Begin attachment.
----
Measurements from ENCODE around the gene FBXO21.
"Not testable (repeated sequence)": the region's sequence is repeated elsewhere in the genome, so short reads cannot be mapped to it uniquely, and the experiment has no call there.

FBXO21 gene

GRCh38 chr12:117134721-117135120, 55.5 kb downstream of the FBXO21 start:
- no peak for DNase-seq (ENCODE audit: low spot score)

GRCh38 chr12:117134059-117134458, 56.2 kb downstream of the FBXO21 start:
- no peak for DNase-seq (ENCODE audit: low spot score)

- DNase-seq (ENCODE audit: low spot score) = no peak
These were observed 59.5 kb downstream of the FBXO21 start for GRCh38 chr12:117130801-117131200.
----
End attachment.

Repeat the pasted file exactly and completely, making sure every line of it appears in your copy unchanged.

Measurements from ENCODE around the gene FBXO21.
"Not testable (repeated sequence)": the region's sequence is repeated elsewhere in the genome, so short reads cannot be mapped to it uniquely, and the experiment has no call there.

FBXO21 gene

GRCh38 chr12:117134721-117135120, 55.5 kb downstream of the FBXO21 start:
- no peak for DNase-seq (ENCODE audit: low spot score)

GRCh38 chr12:117134059-117134458, 56.2 kb downstream of the FBXO21 start:
- no peak for DNase-seq (ENCODE audit: low spot score)

- DNase-seq (ENCODE audit: low spot score) = no peak
These were observed 59.5 kb downstream of the FBXO21 start for GRCh38 chr12:117130801-117131200.